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A Farm-Level Evaluation of Agricultural Profit and Ground Water Quality: Texas Seymour Aquifer

Manzoor E. Chowdhury, Ronald D. Lacewell, Bruce A. McCarl, Teofilo Ozuna, Jr., Verel W. Benson, Billy L. Harris, Paul T. Dyke

The Seymour Aquifer of north-central Texas is known to have elevated levels of nitrates. The design of economically sound policies for reducing agriculture's nitrate contribution to the aquifer suggests a need to evaluate alternative management practices and implications of different policies on nitrate percolation and associated loss of net returns.

In the absence of field and experimental data, a validated process model (EPICWQ) was used to simulate crop yield and nitrate percolation by using stochastic weather and by varying the quantity and timing of nitrogen and irrigation applications across two soil types and tillage practices. Using these simulated data, a set of response functions was estimated and incorporated inside a risk-sensitive farm-level optimization model. Various policy instruments such as a performance standard, design standard, performance tax, performance subsidy, nitrogen tax, and nitrogen subsidy were evaluated to determine the economic and environmental tradeoffs for the region.

A performance standard or a design standard (obtained from the model solution of performance standard) will decrease farm net income (over variable cost) by $6,220 or $5,225 for risk neutral and risk averse case, respectively. Arbitrarily selected design standards such as split use of fertilizer and minimum tillage reduced percolation but not down to 10 ppm. The net income loss for a performance tax was $ 17,340 and $ 15,233 for the two risk behavior scenarios, respectively. A performance subsidy would increase net income (subsidy received minus abatement cost) by $452 and $784 for risk neutral and risk averse case, respectively. A nitrogen tax of 200% of the purchase price of nitrogen caused a $29,680 and $36,910 reduction in net income while a nitrogen subsidy increased net income (subsidy received minus abatement cost) by $4,474 and $8,285, respectively.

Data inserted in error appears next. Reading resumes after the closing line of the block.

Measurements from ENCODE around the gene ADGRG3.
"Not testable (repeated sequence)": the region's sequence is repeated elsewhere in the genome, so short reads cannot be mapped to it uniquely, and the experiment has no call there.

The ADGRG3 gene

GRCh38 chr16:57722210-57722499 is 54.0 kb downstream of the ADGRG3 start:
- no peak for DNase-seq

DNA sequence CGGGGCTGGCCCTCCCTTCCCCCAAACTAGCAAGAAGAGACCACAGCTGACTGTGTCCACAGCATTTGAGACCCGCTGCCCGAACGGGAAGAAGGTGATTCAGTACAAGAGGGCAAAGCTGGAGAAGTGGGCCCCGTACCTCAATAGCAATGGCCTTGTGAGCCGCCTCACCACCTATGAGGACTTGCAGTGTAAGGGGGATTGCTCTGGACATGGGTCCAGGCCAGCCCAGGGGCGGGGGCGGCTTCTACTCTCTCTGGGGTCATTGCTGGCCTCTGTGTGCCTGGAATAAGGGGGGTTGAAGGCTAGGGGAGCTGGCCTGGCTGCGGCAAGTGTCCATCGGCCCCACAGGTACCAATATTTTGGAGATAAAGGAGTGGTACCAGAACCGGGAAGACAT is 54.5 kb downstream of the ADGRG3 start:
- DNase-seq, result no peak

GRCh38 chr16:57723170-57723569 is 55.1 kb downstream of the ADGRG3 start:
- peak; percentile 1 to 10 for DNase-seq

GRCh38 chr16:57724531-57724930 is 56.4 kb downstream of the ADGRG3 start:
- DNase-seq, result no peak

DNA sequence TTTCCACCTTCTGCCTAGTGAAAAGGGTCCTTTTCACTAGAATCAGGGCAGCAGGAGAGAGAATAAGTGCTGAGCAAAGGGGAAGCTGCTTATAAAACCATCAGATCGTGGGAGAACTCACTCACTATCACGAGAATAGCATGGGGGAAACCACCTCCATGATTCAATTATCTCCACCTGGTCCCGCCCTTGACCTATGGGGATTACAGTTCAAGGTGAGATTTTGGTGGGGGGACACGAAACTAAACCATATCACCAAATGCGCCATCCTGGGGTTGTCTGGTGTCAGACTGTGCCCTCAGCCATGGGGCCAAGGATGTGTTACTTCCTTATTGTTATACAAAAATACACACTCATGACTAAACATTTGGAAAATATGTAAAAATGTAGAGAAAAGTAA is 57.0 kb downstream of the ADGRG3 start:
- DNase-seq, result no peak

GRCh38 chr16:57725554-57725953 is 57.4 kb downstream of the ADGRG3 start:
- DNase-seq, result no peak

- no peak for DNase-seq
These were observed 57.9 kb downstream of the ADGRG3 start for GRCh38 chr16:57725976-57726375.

For the whole region, the least costly policy alternative would cost approximately $1 million either as farm net income loss or as government subsidy. Comparing this cost with the cost of bottled water (used as a proxy for the loss of consumer surplus) shows that this cost is about three times the cost of bottled water.

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